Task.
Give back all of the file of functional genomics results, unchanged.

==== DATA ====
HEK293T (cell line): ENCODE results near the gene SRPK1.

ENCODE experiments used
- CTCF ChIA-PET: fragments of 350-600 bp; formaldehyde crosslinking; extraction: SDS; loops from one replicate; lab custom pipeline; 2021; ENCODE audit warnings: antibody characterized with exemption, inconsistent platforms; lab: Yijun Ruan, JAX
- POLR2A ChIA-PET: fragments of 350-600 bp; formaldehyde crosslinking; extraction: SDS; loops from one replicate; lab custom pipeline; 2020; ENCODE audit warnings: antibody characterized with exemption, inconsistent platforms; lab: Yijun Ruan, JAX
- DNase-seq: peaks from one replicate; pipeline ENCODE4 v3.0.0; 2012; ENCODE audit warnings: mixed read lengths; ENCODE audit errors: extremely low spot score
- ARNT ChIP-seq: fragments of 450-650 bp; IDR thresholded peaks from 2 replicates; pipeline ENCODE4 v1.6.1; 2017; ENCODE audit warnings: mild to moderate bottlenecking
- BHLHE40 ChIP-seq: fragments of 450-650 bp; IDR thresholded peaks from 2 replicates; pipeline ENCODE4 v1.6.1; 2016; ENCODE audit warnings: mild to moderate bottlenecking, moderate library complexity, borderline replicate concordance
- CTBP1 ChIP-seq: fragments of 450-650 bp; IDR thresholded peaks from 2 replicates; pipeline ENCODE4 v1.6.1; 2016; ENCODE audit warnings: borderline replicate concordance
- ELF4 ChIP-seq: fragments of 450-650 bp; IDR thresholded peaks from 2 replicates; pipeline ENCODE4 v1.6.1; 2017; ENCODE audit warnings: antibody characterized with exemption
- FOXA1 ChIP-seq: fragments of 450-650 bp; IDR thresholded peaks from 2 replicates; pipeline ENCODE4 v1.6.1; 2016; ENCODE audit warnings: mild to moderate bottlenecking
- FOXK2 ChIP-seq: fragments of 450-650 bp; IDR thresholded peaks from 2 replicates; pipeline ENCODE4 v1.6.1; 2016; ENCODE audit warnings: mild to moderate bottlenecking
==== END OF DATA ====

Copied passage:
HEK293T (cell line): ENCODE results near the gene SRPK1.

ENCODE experiments used
- CTCF ChIA-PET: fragments of 350-600 bp; formaldehyde crosslinking; extraction: SDS; loops from one replicate; lab custom pipeline; 2021; ENCODE audit warnings: antibody characterized with exemption, inconsistent platforms; lab: Yijun Ruan, JAX
- POLR2A ChIA-PET: fragments of 350-600 bp; formaldehyde crosslinking; extraction: SDS; loops from one replicate; lab custom pipeline; 2020; ENCODE audit warnings: antibody characterized with exemption, inconsistent platforms; lab: Yijun Ruan, JAX
- DNase-seq: peaks from one replicate; pipeline ENCODE4 v3.0.0; 2012; ENCODE audit warnings: mixed read lengths; ENCODE audit errors: extremely low spot score
- ARNT ChIP-seq: fragments of 450-650 bp; IDR thresholded peaks from 2 replicates; pipeline ENCODE4 v1.6.1; 2017; ENCODE audit warnings: mild to moderate bottlenecking
- BHLHE40 ChIP-seq: fragments of 450-650 bp; IDR thresholded peaks from 2 replicates; pipeline ENCODE4 v1.6.1; 2016; ENCODE audit warnings: mild to moderate bottlenecking, moderate library complexity, borderline replicate concordance
- CTBP1 ChIP-seq: fragments of 450-650 bp; IDR thresholded peaks from 2 replicates; pipeline ENCODE4 v1.6.1; 2016; ENCODE audit warnings: borderline replicate concordance
- ELF4 ChIP-seq: fragments of 450-650 bp; IDR thresholded peaks from 2 replicates; pipeline ENCODE4 v1.6.1; 2017; ENCODE audit warnings: antibody characterized with exemption
- FOXA1 ChIP-seq: fragments of 450-650 bp; IDR thresholded peaks from 2 replicates; pipeline ENCODE4 v1.6.1; 2016; ENCODE audit warnings: mild to moderate bottlenecking
- FOXK2 ChIP-seq: fragments of 450-650 bp; IDR thresholded peaks from 2 replicates; pipeline ENCODE4 v1.6.1; 2016; ENCODE audit warnings: mild to moderate bottlenecking